Multiple players, such as Rowe, seemed taken aback by the decision not to play the Super Bowl XLIX hero. One player told NBC Sports Boston that Butler's benching wasn’t necessarily beneficial for the team Sunday night. 

Belichick said after the game that the decision not to play Butler was not disciplinary in nature. 

"We put the best -- the players out there and the game plan out there that we thought would be the best tonight," Belichick said, "like we always do."

Belichick explained that the decision was strictly football related, and defensive coordinator Matt Patricia echoed those sentiments. 

"We just played all the guys we could to try to help us win in whatever packages we had," he said. "Different situations came up, and were just trying to move some things around."

Whatever the reasoning, Butler was emotional following the game. Appearing angry at times, appearing saddened at others. He was boiling when ESPN's Mike Reiss caught up with him.

"They gave up on me. F---. It is what it is," Butler said. "I don't know what it was. I guess I wasn't playing good or they didn't feel comfortable. I don't know. But I could have changed that game."

With Butler out, Rowe was targeted a team-high nine times and allowed six catches for 79 yards and a touchdown. Bademosi was targeted once and allowed one catch for 17 yards.

On the night, Nick Foles completed 28 of 43 pass attempts for 373 yards, three touchdowns and one interception.

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With Butler's departure inevitable, Patriots' corner search is on

With Butler's departure inevitable, Patriots' corner search is on

Before free agency kicks off, and before we dissect the top college prospects entering this year's draft, we're taking a look at the Patriots on a position-by-position basis to provide you with an offseason primer of sorts. We'll be analyzing how the Patriots performed in 2017 at the position in question, who's under contract, how badly the team needs to add talent at that spot, and how exactly Bill Belichick might go about adding that talent. Today, we're looking at the position group that received more attention than any other during Super Bowl 52: Cornerback.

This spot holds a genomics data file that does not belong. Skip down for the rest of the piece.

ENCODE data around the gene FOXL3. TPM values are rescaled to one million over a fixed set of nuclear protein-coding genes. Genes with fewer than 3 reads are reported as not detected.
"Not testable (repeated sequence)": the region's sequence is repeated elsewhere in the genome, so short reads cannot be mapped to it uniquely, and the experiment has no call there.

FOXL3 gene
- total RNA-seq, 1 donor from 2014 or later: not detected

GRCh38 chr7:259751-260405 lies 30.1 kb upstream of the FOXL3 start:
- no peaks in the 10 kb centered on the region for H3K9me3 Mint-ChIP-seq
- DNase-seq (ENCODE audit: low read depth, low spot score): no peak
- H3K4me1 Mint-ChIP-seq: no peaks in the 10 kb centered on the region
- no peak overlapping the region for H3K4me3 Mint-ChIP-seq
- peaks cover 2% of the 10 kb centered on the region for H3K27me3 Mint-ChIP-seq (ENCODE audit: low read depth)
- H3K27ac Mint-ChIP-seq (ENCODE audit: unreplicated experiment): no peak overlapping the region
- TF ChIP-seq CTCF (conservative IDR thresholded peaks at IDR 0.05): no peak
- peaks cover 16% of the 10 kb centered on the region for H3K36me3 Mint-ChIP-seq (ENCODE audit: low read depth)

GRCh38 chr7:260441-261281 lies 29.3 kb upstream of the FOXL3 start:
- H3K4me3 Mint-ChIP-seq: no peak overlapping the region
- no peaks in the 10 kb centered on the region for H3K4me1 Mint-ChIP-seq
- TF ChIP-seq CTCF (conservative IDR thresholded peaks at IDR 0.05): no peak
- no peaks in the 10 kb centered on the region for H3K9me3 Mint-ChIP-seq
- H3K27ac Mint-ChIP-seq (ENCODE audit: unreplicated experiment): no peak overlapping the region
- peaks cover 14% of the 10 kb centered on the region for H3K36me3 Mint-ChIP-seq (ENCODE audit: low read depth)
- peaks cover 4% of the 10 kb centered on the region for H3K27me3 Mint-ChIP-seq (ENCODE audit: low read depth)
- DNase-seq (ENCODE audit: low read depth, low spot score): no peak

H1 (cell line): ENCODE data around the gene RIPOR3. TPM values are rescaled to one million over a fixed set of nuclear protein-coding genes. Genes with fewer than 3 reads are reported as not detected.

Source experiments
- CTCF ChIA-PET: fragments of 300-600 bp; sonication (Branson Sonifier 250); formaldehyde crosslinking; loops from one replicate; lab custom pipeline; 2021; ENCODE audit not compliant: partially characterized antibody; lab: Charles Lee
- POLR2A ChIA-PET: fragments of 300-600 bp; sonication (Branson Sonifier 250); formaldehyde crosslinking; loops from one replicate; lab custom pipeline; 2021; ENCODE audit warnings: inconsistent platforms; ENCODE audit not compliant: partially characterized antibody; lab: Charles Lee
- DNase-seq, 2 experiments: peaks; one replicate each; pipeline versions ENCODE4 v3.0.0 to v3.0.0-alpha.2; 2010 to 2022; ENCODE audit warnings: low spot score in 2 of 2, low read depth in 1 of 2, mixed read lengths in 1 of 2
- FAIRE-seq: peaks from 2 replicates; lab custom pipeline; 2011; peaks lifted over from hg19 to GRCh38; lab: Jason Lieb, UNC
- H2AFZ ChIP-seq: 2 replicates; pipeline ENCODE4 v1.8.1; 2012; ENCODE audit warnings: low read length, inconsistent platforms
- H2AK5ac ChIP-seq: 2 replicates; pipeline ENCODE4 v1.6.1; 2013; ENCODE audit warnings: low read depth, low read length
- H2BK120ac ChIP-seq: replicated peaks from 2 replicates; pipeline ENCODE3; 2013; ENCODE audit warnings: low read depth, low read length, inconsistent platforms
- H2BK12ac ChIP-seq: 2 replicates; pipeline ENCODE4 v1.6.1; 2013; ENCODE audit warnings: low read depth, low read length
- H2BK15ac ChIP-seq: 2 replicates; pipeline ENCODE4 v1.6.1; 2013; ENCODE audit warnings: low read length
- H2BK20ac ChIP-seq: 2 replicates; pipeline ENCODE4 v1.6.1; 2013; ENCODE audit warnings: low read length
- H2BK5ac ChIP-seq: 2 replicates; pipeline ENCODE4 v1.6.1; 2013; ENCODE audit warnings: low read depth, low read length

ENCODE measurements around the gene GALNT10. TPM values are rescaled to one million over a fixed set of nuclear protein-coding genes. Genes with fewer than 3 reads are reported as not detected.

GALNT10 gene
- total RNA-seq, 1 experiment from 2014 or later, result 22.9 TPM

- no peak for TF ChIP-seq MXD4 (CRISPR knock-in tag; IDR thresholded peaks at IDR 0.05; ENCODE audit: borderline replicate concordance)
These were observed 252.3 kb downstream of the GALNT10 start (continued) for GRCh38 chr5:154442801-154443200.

OTHER ENTRIES IN THE SERIES

HOW THEY PERFORMED


No single position group experienced as many dips, climbs and dives as Patriots corners did during their rollercoaster season. In September alone, the communication was a mess, Malcolm Butler got benched, Stephon Gilmore got benched, and Eric Rowe suffered a serious groin injury that allowed Gilmore to quickly get his job back. Second-year special teams standout Jonathan Jones might've been the team's best cover man at that juncture. Then, as soon as Gilmore started to find his footing, he was diagnosed with a concussion. The group started to put it together in the second half with solid performances against the Raiders in Mexico City and the Bills in Buffalo. Gilmore was particularly strong as the season wore on, showing the man-to-man cover skills and the knack for getting his hands on footballs that made him one of the highest-paid players at his position last offseason. But in the end, in the Super Bowl, with Butler benched again, the group (outside of Gilmore, who played well against Philly) had too many letdowns in what was arguably the team's worst defensive performance of the season.